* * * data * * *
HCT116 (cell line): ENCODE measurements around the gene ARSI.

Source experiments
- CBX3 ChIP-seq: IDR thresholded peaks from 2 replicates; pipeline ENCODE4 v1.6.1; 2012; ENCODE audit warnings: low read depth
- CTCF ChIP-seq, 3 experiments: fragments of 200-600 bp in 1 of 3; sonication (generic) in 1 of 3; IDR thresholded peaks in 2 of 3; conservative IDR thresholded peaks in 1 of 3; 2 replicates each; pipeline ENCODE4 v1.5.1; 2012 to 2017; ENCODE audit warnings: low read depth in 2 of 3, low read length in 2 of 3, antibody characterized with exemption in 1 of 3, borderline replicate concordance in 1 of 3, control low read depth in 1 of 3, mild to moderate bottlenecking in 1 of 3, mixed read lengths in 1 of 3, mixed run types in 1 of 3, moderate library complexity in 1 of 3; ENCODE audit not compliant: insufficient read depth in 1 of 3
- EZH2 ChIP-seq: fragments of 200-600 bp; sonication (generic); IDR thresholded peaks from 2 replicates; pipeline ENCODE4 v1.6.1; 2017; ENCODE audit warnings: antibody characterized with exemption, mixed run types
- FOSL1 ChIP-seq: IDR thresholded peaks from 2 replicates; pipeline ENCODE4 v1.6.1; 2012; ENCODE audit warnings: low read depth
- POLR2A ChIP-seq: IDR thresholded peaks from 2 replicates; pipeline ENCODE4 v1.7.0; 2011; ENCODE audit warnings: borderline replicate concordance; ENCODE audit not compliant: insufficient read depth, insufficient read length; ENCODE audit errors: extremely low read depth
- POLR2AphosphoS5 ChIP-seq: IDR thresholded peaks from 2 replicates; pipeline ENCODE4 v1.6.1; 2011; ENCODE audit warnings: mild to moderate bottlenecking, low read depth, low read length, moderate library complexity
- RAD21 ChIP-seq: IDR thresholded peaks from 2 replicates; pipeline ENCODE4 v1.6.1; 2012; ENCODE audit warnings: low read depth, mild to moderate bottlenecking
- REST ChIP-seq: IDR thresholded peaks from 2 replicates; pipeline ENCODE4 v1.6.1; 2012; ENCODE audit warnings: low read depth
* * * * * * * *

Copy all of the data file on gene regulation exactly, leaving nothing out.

HCT116 (cell line): ENCODE measurements around the gene ARSI.

Source experiments
- CBX3 ChIP-seq: IDR thresholded peaks from 2 replicates; pipeline ENCODE4 v1.6.1; 2012; ENCODE audit warnings: low read depth
- CTCF ChIP-seq, 3 experiments: fragments of 200-600 bp in 1 of 3; sonication (generic) in 1 of 3; IDR thresholded peaks in 2 of 3; conservative IDR thresholded peaks in 1 of 3; 2 replicates each; pipeline ENCODE4 v1.5.1; 2012 to 2017; ENCODE audit warnings: low read depth in 2 of 3, low read length in 2 of 3, antibody characterized with exemption in 1 of 3, borderline replicate concordance in 1 of 3, control low read depth in 1 of 3, mild to moderate bottlenecking in 1 of 3, mixed read lengths in 1 of 3, mixed run types in 1 of 3, moderate library complexity in 1 of 3; ENCODE audit not compliant: insufficient read depth in 1 of 3
- EZH2 ChIP-seq: fragments of 200-600 bp; sonication (generic); IDR thresholded peaks from 2 replicates; pipeline ENCODE4 v1.6.1; 2017; ENCODE audit warnings: antibody characterized with exemption, mixed run types
- FOSL1 ChIP-seq: IDR thresholded peaks from 2 replicates; pipeline ENCODE4 v1.6.1; 2012; ENCODE audit warnings: low read depth
- POLR2A ChIP-seq: IDR thresholded peaks from 2 replicates; pipeline ENCODE4 v1.7.0; 2011; ENCODE audit warnings: borderline replicate concordance; ENCODE audit not compliant: insufficient read depth, insufficient read length; ENCODE audit errors: extremely low read depth
- POLR2AphosphoS5 ChIP-seq: IDR thresholded peaks from 2 replicates; pipeline ENCODE4 v1.6.1; 2011; ENCODE audit warnings: mild to moderate bottlenecking, low read depth, low read length, moderate library complexity
- RAD21 ChIP-seq: IDR thresholded peaks from 2 replicates; pipeline ENCODE4 v1.6.1; 2012; ENCODE audit warnings: low read depth, mild to moderate bottlenecking
- REST ChIP-seq: IDR thresholded peaks from 2 replicates; pipeline ENCODE4 v1.6.1; 2012; ENCODE audit warnings: low read depth